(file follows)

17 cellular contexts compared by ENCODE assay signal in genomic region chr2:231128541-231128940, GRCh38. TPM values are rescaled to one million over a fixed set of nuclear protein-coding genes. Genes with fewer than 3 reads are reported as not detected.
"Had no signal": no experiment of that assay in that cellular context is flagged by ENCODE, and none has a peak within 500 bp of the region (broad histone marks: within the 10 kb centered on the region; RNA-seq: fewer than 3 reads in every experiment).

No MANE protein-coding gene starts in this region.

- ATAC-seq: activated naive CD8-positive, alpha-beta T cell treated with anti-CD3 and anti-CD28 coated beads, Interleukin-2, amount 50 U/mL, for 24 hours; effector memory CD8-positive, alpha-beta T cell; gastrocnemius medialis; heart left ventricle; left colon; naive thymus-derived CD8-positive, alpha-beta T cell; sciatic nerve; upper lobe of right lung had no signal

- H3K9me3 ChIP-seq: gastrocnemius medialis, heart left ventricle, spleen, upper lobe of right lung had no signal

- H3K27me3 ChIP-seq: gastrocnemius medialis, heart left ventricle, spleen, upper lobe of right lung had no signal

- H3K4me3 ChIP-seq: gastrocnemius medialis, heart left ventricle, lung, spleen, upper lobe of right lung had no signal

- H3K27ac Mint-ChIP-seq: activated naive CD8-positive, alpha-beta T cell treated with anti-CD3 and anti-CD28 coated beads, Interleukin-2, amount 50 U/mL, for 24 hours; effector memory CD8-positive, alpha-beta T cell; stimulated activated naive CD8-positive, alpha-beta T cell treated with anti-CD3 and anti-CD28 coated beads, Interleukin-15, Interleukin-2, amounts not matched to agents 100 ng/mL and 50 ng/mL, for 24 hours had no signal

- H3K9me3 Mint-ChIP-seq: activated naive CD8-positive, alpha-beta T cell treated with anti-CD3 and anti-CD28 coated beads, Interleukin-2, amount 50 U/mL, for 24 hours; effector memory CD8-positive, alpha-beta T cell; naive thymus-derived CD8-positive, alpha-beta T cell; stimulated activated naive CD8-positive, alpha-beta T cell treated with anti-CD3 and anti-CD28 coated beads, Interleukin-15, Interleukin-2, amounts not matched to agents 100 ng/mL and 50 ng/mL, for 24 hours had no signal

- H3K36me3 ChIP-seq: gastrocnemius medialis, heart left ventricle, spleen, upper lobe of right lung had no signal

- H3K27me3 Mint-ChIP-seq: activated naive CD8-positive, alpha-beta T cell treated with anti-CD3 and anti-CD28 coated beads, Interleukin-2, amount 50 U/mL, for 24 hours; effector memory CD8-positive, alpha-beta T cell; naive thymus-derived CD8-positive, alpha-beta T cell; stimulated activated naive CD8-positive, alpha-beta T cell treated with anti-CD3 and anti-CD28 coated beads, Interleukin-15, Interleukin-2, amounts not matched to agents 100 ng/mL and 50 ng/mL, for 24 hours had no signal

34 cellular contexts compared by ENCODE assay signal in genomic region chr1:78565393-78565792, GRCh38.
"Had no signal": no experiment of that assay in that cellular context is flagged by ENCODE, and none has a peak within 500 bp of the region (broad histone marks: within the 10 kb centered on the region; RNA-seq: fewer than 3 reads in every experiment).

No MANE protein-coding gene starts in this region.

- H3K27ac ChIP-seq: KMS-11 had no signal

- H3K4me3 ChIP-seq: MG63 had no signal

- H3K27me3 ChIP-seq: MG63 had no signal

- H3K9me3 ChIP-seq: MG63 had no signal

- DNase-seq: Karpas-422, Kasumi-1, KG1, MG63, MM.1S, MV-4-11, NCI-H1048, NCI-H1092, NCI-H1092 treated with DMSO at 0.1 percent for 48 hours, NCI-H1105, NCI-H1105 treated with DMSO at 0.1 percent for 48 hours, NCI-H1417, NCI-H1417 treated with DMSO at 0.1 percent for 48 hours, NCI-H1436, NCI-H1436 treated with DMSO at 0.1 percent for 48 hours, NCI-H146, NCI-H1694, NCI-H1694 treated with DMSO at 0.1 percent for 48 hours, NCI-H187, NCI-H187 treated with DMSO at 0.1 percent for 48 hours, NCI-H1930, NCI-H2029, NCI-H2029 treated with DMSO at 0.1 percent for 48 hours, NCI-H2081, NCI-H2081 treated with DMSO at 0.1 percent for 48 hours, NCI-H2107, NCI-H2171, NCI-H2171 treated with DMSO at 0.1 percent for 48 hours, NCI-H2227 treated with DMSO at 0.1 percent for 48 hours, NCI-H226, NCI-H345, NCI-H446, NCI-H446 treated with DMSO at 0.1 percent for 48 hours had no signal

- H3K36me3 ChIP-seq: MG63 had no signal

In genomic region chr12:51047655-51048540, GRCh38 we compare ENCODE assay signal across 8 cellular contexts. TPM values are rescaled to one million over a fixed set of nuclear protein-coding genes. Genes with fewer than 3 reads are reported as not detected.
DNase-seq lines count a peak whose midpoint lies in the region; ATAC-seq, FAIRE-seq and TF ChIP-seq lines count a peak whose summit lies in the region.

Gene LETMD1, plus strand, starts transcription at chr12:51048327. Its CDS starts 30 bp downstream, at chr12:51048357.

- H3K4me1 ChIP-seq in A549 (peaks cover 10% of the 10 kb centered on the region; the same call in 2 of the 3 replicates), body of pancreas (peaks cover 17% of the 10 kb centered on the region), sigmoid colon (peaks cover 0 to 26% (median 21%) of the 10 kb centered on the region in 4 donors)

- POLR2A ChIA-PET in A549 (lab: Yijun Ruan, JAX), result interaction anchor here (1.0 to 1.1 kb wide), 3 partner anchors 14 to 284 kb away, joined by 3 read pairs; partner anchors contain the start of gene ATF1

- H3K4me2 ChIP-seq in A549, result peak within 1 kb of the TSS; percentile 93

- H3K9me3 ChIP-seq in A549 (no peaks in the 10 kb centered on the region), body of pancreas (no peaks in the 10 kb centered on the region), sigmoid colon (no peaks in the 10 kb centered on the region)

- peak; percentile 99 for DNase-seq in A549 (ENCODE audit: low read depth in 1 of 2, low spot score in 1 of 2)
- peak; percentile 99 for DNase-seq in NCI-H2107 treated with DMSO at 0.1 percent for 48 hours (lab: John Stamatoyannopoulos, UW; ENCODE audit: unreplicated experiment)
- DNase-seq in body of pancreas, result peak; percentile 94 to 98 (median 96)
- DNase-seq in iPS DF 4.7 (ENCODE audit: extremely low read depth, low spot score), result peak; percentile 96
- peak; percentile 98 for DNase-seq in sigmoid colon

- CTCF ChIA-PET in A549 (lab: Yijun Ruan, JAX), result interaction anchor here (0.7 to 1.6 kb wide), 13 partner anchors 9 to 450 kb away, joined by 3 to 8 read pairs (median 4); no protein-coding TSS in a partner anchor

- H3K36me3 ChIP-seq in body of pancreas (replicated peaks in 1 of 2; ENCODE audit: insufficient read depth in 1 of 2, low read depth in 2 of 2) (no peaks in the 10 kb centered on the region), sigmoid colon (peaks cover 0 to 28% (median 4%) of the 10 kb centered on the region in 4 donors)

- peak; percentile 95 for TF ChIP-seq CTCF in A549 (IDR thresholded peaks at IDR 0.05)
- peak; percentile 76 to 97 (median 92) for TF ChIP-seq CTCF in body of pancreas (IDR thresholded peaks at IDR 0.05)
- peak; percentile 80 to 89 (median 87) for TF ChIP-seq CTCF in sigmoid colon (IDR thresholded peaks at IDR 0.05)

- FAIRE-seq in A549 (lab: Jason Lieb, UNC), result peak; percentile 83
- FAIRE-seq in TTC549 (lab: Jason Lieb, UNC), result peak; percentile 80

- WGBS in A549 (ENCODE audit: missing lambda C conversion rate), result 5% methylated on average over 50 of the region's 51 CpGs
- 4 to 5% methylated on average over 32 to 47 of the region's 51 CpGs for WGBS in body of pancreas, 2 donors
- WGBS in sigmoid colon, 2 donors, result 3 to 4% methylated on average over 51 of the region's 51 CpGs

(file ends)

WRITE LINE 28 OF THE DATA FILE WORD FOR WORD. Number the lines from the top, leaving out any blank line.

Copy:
- peak; percentile 99 for DNase-seq in A549 (ENCODE audit: low read depth in 1 of 2, low spot score in 1 of 2)